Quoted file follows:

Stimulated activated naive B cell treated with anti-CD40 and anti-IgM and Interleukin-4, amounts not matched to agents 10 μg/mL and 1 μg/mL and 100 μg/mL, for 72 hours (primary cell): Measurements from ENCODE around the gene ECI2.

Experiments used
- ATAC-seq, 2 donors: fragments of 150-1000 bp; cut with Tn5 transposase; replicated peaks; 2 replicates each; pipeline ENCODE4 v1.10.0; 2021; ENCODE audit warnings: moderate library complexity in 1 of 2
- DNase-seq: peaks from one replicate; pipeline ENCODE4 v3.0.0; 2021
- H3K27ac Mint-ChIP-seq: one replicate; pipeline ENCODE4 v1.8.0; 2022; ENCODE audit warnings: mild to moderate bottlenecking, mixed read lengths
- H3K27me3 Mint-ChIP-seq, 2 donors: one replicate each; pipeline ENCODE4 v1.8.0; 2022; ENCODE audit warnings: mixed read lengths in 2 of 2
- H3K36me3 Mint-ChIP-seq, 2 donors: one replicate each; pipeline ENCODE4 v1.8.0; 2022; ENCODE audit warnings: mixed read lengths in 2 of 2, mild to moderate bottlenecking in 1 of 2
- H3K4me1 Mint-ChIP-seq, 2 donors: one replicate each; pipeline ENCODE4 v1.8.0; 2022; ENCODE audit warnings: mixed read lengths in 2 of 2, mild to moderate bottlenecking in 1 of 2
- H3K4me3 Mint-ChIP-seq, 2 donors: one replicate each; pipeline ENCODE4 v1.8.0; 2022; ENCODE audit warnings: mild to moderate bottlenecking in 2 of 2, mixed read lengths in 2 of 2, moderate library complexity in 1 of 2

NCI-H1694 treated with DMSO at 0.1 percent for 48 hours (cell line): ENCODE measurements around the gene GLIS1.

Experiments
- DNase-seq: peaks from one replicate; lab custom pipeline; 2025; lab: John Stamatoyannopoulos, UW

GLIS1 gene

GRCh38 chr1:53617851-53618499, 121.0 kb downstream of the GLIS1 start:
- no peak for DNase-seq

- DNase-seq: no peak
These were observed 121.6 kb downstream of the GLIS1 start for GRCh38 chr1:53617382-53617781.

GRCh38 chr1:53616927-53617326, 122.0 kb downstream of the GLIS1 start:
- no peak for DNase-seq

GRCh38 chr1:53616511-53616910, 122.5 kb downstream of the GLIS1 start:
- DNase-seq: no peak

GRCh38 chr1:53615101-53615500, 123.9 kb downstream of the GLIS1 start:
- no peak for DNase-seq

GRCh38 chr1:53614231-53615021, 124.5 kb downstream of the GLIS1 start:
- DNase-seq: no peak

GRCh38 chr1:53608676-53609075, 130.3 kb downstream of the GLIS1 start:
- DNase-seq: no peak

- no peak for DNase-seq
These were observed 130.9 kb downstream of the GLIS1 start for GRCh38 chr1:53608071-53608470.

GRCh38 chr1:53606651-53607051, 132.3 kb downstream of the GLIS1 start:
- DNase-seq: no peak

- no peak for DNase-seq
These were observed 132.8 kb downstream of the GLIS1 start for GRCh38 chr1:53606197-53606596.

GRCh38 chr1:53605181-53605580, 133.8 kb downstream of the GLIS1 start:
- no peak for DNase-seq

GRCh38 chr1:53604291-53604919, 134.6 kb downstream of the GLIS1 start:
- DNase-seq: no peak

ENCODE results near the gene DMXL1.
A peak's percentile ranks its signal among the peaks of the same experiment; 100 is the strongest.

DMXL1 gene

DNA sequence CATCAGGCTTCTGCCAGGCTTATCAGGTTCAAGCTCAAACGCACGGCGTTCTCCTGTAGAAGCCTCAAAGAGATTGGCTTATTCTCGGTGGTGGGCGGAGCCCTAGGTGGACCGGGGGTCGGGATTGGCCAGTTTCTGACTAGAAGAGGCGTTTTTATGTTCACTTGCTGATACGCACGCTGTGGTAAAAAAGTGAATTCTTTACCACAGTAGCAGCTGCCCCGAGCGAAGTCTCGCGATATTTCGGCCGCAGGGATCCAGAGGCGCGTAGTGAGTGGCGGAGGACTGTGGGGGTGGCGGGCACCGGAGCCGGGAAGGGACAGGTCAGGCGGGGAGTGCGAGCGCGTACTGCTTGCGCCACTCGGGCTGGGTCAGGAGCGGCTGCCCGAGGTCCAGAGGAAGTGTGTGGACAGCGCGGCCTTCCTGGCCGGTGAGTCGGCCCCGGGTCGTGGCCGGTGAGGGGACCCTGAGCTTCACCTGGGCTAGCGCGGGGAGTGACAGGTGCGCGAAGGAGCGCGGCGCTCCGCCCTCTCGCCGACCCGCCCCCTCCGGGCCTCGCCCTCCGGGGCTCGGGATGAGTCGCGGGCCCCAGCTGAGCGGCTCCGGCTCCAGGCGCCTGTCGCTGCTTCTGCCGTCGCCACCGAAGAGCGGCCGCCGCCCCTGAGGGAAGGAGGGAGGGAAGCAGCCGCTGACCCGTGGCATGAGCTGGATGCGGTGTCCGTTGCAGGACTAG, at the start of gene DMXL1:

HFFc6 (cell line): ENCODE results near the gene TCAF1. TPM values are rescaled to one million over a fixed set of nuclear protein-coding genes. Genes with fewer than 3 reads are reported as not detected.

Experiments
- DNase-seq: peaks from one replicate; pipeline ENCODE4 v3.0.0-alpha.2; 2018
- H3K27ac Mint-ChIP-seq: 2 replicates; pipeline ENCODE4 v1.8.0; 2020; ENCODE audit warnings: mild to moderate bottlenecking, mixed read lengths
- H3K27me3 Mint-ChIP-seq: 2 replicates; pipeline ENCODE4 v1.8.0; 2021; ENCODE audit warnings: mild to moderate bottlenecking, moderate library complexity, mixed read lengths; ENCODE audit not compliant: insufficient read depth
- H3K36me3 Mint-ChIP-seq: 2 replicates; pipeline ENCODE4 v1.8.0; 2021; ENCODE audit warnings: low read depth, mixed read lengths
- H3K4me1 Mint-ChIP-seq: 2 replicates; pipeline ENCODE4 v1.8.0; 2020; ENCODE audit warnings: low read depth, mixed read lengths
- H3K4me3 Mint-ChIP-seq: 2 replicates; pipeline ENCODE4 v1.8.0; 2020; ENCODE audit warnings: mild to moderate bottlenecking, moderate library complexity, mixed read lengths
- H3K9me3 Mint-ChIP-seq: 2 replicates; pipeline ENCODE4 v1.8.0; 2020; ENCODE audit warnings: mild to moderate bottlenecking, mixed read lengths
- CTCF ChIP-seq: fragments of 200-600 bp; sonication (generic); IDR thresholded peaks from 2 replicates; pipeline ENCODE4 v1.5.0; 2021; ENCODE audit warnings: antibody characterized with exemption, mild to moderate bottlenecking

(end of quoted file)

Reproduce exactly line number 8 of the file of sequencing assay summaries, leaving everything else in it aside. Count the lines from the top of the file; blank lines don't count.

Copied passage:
- H3K4me1 Mint-ChIP-seq, 2 donors: one replicate each; pipeline ENCODE4 v1.8.0; 2022; ENCODE audit warnings: mixed read lengths in 2 of 2, mild to moderate bottlenecking in 1 of 2